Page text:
A strategic response
Consider how much suffering there is in the world. If a truly good God exists, wouldn’t he have ensured there be a lot less or none at all?
Did you know that according to Barna Research, this is the greatest obstacle to faith for Millennials and Generation Z? (See chart below.)
So your friends will raise this objection and when one does, are you “prepared to give an answer” (1 Pet 3:15)? Here is one easily memorable strategy for when that time comes.
If someone raises the problem of suffering:
Step 1: RECOGNIZE IT. Remember as quickly as possible that their argument depends on what philosophers call a “Noseeum inference,” i.e. they infer that no “greater goods” exists to justify God’s allowing child leukemia etc., simply on the basis of “no-seeing” any greater goods! However, in the heat of a conversation, they won’t spell out their assumption for you. So, you HAVE to remember it on your own. (Note: A “noseeum” is a mosquito that is so small that you can’t infer there are none in your camping tent just because you can’t see any.)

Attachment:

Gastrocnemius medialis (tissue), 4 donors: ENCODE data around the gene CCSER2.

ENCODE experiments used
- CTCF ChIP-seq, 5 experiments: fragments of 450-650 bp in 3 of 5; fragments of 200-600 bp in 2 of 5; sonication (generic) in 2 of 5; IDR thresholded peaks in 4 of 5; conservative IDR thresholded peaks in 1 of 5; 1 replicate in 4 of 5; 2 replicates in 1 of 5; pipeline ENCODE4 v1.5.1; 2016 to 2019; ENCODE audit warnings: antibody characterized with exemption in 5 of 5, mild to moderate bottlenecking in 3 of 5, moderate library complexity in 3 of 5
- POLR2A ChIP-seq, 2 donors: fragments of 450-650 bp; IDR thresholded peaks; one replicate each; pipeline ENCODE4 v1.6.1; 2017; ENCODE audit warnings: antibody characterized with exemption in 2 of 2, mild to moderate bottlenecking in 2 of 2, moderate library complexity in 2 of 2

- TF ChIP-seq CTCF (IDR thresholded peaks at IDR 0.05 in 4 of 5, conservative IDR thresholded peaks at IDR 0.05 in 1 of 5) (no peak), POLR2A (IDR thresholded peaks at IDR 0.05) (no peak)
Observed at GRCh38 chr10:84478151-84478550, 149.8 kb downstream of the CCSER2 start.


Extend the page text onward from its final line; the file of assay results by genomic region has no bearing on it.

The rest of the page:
Step 2: CALL IT. So much of how a conversation goes depends on how it is framed. Simply saying, “Hey, that’s a Noseeum inference” sets you up to metaphorically get in the comfortable dialogue hammock because it rightly sets you up for emphasizing that the critic has the burden of proof here.
Step 3: ENJOY IT. Now sit in the hammock and make the critic do his very hard work! “Hey, that’s a noseeum inference You’re inferring that no greater goods exist because you don’t see them. But (and this is step 3), WHY THINK WE’D SEE’UM?” i.e. “Mr. Critic, why think that we’d be able to easily see those greater goods if they were there?” He is the one making a bold Noseeum inference!